I had a reader question recently that I thought was quite timely as I have been thinking a lot lately about R-E-S-P-E-C-T and horses.
I am a faithful reader of your blog. I wrote to you for the first time about l
ongeing my rescue horse and how to stop her from cheating on the circle and changing directions and found your advice perfect and immediately affective. So I had to write you again…
I have a second question, the Woman who helps me work with that rescue horse has a quarter horse arab up for sale, I have been riding him and happened to fall in love with him and have experienced that once in a life time fit. She gifted me the horse, I know I’m in shock too.
She had let 10 buyers go by and said when she saw how we clicked and bonded that it was more important that he be loved the way he deserved to be loved rather than selling him to the highest bidder. He is by far the most eager and loving horse I’ve ever owned.
He is obedient, will go where ever when ever and through what ever I want. He is the first horse I have honestly ever trusted with not one vice till now.
He always has to touch me by either licking my hand, smelling me, or just touching me with his muzzle, he is 15 and was born at the ranch and very affectionate and fond of people as are all of Jill’s horses.
He is like a guard horse and wont let any other horses near me if he can help it (only while I’m in the pasture with him).
I have spoiled him rotten with something always being in my hand for him…as I’m sure you have all ready figured out what my problem is..lol.
I have stopped giving him treats, it kills me but I have too because now when ever I enter the pasture he comes to me right away and is all over me looking for the goodies and does not believe me when I tell him I have none.
Today I almost lost my fingers, my ear, and my boobies hahaha.
So I’ve created this monster now how do I turn him back to the gentleman he used to be?
Just a note, Jill in the 15yrs that she owned him rarely if ever treated him, once in a while they would get carrots in their buckets and occasionally a piece of a carrot after a good ride.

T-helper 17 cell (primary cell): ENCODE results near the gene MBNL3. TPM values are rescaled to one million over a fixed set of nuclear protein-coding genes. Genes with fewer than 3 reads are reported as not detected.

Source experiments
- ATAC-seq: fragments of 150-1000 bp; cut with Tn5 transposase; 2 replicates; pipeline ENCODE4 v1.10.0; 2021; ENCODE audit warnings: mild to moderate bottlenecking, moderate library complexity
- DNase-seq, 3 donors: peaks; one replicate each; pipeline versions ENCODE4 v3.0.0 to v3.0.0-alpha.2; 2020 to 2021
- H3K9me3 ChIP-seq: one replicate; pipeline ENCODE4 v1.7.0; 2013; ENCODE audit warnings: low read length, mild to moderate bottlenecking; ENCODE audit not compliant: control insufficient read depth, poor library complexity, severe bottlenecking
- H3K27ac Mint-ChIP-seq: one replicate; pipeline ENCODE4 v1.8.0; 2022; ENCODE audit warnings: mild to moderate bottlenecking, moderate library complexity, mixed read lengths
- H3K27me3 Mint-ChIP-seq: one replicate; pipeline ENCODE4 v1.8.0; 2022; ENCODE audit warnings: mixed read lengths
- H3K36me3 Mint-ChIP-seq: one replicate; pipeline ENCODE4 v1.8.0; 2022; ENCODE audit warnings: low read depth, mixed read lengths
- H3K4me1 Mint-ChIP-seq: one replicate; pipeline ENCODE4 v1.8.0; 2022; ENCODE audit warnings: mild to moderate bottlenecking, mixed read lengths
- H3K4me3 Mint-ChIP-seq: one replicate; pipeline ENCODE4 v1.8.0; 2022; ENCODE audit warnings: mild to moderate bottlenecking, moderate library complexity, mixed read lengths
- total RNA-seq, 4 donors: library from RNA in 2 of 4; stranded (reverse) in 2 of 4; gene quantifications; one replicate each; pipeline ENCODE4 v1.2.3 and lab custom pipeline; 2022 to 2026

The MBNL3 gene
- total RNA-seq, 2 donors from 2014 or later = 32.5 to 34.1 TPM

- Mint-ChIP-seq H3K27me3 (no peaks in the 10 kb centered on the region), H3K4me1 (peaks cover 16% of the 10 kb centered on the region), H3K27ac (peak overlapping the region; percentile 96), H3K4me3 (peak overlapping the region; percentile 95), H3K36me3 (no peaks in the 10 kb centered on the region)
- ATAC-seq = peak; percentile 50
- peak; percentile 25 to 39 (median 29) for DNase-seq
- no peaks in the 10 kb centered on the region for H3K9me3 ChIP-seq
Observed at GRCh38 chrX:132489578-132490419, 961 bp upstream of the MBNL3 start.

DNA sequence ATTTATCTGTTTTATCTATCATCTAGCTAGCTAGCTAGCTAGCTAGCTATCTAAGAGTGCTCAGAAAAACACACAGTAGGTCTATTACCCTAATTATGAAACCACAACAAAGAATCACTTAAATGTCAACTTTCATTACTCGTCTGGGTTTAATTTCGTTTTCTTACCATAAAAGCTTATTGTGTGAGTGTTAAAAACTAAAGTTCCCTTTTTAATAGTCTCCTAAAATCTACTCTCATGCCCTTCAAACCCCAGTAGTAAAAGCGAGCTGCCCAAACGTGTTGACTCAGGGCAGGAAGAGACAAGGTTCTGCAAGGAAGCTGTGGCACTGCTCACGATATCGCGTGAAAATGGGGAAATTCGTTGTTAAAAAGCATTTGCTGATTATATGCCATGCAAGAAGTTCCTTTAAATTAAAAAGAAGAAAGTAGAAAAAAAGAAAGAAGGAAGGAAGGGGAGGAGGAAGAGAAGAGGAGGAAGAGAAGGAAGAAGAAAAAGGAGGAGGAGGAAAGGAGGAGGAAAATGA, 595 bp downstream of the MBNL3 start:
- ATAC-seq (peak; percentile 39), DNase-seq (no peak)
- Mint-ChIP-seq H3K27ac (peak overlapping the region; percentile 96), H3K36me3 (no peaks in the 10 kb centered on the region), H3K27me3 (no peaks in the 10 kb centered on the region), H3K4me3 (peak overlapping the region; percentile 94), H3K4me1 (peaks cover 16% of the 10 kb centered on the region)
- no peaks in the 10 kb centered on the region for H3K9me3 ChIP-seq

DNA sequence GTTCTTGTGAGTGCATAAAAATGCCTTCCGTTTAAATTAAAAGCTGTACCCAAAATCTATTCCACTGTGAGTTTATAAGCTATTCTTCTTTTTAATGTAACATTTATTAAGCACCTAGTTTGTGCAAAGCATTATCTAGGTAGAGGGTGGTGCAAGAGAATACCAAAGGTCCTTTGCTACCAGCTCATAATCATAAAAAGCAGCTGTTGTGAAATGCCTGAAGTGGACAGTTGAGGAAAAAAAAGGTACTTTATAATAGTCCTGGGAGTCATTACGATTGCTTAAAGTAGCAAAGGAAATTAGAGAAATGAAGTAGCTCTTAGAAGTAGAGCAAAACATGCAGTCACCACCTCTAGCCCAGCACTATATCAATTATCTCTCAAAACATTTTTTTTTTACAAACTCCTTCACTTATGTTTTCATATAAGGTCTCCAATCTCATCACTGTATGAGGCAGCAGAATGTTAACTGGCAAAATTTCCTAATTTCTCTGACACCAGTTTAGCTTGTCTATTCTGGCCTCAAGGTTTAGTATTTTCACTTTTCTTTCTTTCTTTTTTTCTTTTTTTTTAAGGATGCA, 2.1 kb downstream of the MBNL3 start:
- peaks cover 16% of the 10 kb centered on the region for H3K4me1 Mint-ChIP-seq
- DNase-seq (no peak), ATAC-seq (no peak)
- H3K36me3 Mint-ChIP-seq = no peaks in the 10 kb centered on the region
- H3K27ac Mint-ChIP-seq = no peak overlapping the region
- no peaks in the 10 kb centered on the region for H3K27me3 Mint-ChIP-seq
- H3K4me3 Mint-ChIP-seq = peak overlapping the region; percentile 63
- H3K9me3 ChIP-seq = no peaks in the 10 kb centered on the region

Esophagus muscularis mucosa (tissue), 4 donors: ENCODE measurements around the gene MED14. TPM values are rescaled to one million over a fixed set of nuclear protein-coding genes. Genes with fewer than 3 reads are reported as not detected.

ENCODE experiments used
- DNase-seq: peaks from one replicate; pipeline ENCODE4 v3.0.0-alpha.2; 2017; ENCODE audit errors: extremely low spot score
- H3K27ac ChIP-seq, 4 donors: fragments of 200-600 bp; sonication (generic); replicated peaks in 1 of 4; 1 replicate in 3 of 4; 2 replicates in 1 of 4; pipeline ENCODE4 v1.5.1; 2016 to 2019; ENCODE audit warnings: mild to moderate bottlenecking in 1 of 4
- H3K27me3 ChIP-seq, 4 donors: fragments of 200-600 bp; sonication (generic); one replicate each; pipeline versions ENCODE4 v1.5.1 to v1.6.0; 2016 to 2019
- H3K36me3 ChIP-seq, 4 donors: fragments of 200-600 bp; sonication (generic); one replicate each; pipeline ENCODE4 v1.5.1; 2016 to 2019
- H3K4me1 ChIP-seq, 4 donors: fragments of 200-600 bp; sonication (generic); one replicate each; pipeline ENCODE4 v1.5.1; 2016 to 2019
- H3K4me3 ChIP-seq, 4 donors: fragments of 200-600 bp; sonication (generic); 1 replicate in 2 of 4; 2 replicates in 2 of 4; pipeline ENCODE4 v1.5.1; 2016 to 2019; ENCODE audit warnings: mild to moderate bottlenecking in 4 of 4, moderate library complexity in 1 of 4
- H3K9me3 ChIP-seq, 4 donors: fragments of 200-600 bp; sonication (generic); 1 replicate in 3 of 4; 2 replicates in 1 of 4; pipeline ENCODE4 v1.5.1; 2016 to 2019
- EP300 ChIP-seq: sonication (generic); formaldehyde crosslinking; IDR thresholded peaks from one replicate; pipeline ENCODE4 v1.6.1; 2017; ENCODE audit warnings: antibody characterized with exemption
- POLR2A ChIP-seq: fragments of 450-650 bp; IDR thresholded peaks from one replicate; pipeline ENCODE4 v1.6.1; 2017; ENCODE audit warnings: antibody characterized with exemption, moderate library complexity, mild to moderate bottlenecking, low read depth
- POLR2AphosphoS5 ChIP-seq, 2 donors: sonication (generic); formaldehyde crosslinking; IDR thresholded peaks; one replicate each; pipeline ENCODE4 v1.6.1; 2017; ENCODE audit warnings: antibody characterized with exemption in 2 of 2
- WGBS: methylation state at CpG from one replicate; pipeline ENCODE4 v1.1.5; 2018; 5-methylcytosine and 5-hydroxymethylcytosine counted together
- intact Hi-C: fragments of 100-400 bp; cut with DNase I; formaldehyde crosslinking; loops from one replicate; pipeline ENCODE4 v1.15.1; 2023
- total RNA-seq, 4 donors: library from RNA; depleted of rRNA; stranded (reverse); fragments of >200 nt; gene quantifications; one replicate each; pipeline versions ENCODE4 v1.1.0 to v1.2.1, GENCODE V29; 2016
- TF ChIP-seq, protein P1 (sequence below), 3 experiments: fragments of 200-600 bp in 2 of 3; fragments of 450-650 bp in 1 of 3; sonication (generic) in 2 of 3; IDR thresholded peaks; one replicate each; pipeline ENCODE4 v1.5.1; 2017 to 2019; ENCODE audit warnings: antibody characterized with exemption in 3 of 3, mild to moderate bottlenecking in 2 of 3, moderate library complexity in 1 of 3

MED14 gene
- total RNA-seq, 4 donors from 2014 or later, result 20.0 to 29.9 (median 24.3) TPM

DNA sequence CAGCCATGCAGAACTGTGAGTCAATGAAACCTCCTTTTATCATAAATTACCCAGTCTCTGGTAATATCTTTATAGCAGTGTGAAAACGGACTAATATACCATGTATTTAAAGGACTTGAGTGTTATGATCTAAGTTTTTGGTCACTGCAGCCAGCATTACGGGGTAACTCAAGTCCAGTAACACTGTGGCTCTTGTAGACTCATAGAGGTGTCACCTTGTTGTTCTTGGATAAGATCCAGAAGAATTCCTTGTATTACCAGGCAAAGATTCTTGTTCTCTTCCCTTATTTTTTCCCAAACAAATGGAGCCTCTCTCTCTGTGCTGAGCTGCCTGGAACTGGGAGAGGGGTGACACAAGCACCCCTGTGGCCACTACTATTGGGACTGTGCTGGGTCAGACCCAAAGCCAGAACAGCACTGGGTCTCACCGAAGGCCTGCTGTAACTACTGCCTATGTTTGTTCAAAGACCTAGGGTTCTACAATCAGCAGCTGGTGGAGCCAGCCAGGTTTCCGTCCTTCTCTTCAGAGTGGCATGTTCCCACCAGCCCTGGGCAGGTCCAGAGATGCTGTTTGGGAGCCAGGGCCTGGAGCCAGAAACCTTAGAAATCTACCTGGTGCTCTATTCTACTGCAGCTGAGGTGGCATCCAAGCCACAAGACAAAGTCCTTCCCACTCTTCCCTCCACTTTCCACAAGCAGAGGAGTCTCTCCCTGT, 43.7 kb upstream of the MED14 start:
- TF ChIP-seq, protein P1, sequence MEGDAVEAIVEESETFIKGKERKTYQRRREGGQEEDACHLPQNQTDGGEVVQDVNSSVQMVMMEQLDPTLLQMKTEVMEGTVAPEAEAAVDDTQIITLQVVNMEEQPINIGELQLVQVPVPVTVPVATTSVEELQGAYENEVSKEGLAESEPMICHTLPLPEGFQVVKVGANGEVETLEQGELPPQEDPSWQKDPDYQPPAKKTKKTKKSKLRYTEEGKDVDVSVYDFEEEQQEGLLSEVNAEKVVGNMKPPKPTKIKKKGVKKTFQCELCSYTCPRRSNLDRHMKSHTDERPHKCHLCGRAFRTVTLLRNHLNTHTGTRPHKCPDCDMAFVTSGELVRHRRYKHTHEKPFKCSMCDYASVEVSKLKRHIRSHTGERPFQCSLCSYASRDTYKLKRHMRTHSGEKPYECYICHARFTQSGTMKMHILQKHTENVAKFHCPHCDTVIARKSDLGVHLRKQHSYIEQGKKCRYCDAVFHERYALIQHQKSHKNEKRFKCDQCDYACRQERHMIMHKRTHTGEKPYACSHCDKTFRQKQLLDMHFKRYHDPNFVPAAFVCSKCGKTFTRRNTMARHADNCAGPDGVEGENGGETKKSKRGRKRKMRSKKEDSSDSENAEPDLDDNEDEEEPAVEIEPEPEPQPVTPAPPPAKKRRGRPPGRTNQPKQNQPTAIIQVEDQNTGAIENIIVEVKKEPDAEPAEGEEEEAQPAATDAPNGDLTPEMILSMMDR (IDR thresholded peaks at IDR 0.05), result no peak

I’m afraid I have spoiled him into alpha horse when I am on the ground with him. I have a good sense of timing when it comes to pressure and release or take and give but I don’t know what to do on the ground to stop this mouthing.
He’s like a puppy that wants to lick everybody all the time. I have stopped washing my hair with my apple shampoo (please don’t ask).
I’m so glad I could help you with your longe line problem!
How great is it that she gifted you the horse? That does not happen everyday so the two of you must really have something special.
I think this is a great example of how treats can bring out the dark side on even the most well behaved horse!
One of my students has a horse that loves to nibble on her, and she was telling me about a trainer who uses treats to train the horse to stop being mouthy. Right away a red flag was raised, and I said, “Treats often lead to aggression in horses”. Of course there are exceptions to every rule, but even the most wonderful horse can turn on you when given treats by hand.
Horses are completely different than most other domesticated animals.
So with that established, we can get to the “fix” for the problem.
A few things that I use to rehab a biter:
1. Never allowing the horse near my hand or any other body part without my initiation
2. I “bite” the horse back with my hand
3. A good knee/thigh to the belly
A horse that bites and is not a pig will give you some signals before he bites you.
If a horse bites or threatens to bite at me I will make my hand into a claw, and intercept at the side of the horse’s mouth allowing him to “punish himself”.
rse’s face to make sure he is not afraid of my hand. I want him respectful of my space, not fearful.
With a more aggressive horse you will probably need to use method number 3.
And finally, be consistent it will help the horse to stop the behavior much quicker. Remember to keep his head away from you, and correct him every single time he tries to turn his head, with no negotiation. Have the attitude, “I said it, I mean it, and you’re going to do it!” toward the horse. I would hate for you lose a finger, an ear or especially a breast (OUCH)!
How to check your work:
If your horse is visibly frightened of you, then you are being much too aggressive. Back off and take it down a notch.
If your horse is not responding, or you have to keep doing it over and over again and he’s not improving then you are being too passive. Take it up a notch.
If you horse stops biting respects you and is calmer, congratulations you just rehabbed the biter!